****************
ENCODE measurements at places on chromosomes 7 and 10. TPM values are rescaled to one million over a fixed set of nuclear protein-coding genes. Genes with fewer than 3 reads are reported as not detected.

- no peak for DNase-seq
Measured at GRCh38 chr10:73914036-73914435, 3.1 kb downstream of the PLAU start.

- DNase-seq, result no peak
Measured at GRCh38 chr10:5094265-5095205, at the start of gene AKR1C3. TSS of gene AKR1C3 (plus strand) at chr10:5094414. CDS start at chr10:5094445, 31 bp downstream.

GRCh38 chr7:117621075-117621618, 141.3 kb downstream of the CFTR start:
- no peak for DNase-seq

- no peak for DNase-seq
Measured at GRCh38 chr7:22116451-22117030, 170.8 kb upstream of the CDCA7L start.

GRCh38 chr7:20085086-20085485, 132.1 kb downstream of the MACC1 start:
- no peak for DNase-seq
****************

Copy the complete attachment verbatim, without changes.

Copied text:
ENCODE measurements at places on chromosomes 7 and 10. TPM values are rescaled to one million over a fixed set of nuclear protein-coding genes. Genes with fewer than 3 reads are reported as not detected.

- no peak for DNase-seq
Measured at GRCh38 chr10:73914036-73914435, 3.1 kb downstream of the PLAU start.

- DNase-seq, result no peak
Measured at GRCh38 chr10:5094265-5095205, at the start of gene AKR1C3. TSS of gene AKR1C3 (plus strand) at chr10:5094414. CDS start at chr10:5094445, 31 bp downstream.

GRCh38 chr7:117621075-117621618, 141.3 kb downstream of the CFTR start:
- no peak for DNase-seq

- no peak for DNase-seq
Measured at GRCh38 chr7:22116451-22117030, 170.8 kb upstream of the CDCA7L start.

GRCh38 chr7:20085086-20085485, 132.1 kb downstream of the MACC1 start:
- no peak for DNase-seq